• Ambassador: Mar 9, 2019
  • Turlock/Pitman Wilderness Ambassador Project
  • Merced National Wildlife Refuge

In the height of the Spring bird migration, Turlock and Pitman students and teachers flocked to the Merced National Wildlife Refuge for a tree planting extravaganza.

Friends and family members of Wildlink alumni made up an impressive group of volunteers who were full of excitement and ready to get their hands dirty. It was a beautiful day with a few clouds and dinosaur-like sandhill cranes gliding by up above. To start our day, we headed over to our first or two sites where our partners at the Fish and Wildlife Service taught us about our project. We were taking cuttings of cottonwood and willow trees and propagating them by sticking the cuttings in the ground. We primarily focused on the banks of wetland sites that attracted both migratory birds and birders alike.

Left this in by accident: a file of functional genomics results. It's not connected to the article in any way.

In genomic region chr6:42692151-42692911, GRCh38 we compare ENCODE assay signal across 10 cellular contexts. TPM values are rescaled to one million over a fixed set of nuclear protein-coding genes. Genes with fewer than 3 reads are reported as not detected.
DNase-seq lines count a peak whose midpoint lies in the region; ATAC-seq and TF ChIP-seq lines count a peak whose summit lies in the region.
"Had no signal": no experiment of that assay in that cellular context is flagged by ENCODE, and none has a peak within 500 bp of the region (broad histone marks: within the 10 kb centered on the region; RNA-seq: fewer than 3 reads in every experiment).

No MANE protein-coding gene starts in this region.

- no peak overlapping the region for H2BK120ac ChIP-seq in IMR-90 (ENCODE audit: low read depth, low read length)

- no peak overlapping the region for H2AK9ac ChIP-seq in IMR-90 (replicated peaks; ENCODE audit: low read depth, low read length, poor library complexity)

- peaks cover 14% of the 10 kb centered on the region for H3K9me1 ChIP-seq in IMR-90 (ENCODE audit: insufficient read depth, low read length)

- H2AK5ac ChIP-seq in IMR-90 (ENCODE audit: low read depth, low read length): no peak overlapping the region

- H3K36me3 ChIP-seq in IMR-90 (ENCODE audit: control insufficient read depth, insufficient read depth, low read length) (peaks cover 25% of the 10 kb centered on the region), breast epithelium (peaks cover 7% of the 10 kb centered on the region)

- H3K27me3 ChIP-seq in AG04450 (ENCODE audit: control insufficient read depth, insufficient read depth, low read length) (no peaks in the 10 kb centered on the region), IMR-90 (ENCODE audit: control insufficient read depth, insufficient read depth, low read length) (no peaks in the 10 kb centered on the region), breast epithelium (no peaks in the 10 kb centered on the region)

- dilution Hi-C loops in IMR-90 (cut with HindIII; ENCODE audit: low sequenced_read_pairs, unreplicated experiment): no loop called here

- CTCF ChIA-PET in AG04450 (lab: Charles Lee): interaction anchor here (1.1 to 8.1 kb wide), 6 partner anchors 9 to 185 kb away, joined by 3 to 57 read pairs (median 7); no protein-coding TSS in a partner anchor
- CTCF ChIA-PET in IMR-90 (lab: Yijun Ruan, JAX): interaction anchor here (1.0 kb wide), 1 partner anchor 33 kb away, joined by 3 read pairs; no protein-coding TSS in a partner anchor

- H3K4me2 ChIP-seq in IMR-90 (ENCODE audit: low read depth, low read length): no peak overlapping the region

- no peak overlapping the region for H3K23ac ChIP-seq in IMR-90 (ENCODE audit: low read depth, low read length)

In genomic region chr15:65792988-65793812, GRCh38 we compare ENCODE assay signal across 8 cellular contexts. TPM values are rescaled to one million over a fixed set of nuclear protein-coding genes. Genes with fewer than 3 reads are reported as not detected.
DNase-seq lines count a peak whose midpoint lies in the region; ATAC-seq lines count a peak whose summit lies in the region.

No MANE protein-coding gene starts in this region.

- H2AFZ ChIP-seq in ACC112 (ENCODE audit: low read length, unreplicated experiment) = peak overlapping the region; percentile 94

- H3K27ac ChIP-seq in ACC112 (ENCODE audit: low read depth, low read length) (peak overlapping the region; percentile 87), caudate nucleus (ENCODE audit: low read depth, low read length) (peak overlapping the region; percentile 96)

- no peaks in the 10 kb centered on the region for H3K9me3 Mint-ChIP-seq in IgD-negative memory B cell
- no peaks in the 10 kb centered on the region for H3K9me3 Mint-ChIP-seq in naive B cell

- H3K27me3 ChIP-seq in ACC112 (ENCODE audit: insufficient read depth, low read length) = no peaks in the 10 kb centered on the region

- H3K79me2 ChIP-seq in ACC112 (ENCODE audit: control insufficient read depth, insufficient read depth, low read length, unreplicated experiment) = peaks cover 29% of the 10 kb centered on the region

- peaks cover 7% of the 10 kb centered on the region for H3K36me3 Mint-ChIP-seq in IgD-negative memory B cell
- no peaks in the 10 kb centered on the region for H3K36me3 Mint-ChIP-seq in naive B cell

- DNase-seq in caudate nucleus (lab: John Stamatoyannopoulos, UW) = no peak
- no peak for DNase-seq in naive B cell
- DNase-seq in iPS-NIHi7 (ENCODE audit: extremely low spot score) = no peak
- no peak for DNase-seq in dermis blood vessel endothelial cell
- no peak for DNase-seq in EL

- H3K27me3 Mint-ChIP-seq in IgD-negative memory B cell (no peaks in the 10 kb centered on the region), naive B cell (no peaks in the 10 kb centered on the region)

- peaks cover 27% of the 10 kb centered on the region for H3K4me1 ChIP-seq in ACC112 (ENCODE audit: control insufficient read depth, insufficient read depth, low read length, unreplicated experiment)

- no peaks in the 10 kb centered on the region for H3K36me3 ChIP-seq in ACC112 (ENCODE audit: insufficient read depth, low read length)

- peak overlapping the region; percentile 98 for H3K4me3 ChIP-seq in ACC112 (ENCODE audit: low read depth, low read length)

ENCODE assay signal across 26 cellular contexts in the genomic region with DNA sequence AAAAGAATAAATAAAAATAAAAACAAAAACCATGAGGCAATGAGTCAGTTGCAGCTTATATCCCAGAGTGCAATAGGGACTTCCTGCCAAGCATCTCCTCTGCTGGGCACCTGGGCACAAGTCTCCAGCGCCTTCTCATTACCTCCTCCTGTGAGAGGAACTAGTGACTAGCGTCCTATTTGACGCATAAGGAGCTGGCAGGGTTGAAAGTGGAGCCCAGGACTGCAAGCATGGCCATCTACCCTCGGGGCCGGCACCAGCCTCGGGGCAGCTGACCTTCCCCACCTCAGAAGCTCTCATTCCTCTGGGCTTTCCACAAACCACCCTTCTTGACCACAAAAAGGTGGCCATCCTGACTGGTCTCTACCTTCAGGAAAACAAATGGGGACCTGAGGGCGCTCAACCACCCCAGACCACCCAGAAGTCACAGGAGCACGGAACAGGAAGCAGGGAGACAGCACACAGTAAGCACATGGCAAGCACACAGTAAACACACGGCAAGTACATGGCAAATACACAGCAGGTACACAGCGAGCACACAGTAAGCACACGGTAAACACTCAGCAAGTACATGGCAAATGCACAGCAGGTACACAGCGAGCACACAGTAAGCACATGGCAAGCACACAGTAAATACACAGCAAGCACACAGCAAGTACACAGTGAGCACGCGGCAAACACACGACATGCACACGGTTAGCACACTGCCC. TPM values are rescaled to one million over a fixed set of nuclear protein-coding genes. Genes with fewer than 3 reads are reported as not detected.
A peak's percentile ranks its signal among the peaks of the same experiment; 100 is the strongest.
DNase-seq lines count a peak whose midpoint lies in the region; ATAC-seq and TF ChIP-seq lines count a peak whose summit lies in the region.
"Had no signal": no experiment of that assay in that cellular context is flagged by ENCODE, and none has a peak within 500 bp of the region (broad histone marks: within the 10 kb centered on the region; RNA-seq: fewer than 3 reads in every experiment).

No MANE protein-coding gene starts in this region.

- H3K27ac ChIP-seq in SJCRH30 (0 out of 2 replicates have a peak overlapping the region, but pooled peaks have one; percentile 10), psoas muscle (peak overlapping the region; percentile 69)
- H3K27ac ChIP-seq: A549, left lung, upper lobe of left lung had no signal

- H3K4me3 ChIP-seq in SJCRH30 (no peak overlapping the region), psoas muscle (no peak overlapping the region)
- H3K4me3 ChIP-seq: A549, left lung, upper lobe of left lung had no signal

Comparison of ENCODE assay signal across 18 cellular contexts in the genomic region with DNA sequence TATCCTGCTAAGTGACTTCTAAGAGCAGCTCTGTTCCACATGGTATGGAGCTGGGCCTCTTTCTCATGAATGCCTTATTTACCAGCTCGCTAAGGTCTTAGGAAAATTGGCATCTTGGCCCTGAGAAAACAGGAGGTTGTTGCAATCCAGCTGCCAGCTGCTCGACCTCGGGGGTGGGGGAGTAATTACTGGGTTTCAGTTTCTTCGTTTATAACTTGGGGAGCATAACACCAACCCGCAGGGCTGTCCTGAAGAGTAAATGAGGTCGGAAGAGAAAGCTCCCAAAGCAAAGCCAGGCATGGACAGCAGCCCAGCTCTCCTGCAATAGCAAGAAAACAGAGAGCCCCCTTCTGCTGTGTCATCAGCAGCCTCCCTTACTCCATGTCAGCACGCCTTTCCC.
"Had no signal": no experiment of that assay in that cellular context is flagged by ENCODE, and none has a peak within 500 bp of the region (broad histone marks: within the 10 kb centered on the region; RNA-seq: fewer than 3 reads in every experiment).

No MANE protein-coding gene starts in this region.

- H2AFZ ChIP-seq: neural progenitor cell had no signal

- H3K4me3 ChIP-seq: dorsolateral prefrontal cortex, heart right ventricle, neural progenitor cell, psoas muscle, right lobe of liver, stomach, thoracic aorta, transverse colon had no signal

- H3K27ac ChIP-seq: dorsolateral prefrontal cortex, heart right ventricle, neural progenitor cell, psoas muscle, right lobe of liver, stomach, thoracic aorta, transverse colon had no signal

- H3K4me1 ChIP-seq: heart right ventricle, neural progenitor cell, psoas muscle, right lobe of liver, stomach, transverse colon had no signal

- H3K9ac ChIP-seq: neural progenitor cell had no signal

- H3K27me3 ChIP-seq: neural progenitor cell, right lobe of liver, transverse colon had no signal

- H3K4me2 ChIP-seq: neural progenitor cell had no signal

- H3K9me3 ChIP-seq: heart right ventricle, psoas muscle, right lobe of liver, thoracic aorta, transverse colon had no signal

Many were surprised to hear that the dead looking sticks poking from the wetland mud would one day become trees. Not only will those little twigs become trees, but they will block the wind to make the sites more desirable for birds, and their roots will help with stability and water retention in the wetlands. Many students said that they are looking forward to coming back in the following years to see how the tree growth progresses and if there are more birds using those sites as a result.

After the project was finished, we thanked our new friends from the Fish and WIldlife Service and had a delicious lunch provided by our incredible teacher chaperones from Turlock and Pitman. Thanks to our public land partners, teachers, and WildLink alumni for organizing another stellar Wilderness Ambassador Project!

Clipping From Trees

First we clipped small branches from the larger trees


Then we stuck them in the mud!


Our friends from the Fish and Wildlife Service giving instructions to the group


You're never too tiny for stewardship

WildLink is a proud partner of the National Park Service, National Forest Service, and Nature Bridge.